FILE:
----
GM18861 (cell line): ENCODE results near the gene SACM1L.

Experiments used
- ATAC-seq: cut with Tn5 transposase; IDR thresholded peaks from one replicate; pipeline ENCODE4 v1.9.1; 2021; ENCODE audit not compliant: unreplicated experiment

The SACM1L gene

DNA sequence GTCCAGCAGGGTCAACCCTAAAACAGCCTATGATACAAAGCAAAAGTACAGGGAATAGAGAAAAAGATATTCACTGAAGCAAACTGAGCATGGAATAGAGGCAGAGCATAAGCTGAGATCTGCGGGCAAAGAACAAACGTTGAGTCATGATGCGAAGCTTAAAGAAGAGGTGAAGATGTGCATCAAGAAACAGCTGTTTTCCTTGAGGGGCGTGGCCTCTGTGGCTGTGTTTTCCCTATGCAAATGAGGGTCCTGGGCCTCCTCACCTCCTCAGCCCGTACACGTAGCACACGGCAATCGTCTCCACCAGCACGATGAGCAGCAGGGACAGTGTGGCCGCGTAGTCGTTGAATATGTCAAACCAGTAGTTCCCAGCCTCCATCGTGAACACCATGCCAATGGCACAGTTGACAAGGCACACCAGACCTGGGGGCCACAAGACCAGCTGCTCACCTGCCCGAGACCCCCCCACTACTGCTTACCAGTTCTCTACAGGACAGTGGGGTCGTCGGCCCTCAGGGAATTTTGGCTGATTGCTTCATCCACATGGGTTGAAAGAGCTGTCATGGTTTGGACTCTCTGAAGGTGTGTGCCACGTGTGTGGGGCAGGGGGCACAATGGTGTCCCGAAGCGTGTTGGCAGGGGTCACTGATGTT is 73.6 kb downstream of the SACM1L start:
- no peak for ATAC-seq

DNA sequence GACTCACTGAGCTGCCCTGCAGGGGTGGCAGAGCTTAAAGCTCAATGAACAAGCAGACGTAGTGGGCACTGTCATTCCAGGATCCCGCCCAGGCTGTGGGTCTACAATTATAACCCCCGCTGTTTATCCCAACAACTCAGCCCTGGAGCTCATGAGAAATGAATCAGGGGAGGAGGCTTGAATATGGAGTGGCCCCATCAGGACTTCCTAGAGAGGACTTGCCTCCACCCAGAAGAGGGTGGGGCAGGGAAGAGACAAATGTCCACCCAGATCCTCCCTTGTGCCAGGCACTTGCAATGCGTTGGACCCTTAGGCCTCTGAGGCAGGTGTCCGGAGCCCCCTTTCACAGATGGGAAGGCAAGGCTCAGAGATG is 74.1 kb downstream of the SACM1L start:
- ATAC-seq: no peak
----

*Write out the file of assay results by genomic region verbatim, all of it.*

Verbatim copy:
GM18861 (cell line): ENCODE results near the gene SACM1L.

Experiments used
- ATAC-seq: cut with Tn5 transposase; IDR thresholded peaks from one replicate; pipeline ENCODE4 v1.9.1; 2021; ENCODE audit not compliant: unreplicated experiment

The SACM1L gene

DNA sequence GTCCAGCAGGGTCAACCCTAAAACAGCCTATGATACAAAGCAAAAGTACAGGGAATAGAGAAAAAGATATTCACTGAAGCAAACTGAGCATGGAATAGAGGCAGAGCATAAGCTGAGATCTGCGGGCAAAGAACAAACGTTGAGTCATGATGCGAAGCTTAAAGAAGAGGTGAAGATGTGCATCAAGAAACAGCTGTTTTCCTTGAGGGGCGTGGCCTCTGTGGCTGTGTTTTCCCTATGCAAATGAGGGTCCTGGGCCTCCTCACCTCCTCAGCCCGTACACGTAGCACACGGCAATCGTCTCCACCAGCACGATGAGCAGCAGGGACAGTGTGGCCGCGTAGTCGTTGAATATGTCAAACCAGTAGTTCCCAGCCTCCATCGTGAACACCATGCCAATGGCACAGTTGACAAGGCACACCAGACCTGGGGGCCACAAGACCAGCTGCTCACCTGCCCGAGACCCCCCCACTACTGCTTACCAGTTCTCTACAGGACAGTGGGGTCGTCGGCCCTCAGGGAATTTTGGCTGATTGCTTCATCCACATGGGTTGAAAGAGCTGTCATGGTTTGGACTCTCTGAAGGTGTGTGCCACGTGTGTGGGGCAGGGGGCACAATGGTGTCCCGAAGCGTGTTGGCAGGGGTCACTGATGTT is 73.6 kb downstream of the SACM1L start:
- no peak for ATAC-seq

DNA sequence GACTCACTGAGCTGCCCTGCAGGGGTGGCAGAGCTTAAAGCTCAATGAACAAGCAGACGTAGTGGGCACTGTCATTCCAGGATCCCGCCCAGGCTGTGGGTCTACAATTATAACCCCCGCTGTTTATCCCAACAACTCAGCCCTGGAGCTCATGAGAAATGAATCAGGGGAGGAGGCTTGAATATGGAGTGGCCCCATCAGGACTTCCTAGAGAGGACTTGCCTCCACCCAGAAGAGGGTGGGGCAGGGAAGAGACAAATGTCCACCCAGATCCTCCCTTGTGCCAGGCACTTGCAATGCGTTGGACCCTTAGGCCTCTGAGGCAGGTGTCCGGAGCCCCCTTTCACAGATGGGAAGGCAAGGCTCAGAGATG is 74.1 kb downstream of the SACM1L start:
- ATAC-seq: no peak